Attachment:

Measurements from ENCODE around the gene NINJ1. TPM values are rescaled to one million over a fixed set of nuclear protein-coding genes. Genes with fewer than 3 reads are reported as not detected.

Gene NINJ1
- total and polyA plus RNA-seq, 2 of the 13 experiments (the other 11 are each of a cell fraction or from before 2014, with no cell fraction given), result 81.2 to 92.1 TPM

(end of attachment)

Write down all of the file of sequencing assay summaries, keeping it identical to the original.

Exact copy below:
Measurements from ENCODE around the gene NINJ1. TPM values are rescaled to one million over a fixed set of nuclear protein-coding genes. Genes with fewer than 3 reads are reported as not detected.

Gene NINJ1
- total and polyA plus RNA-seq, 2 of the 13 experiments (the other 11 are each of a cell fraction or from before 2014, with no cell fraction given), result 81.2 to 92.1 TPM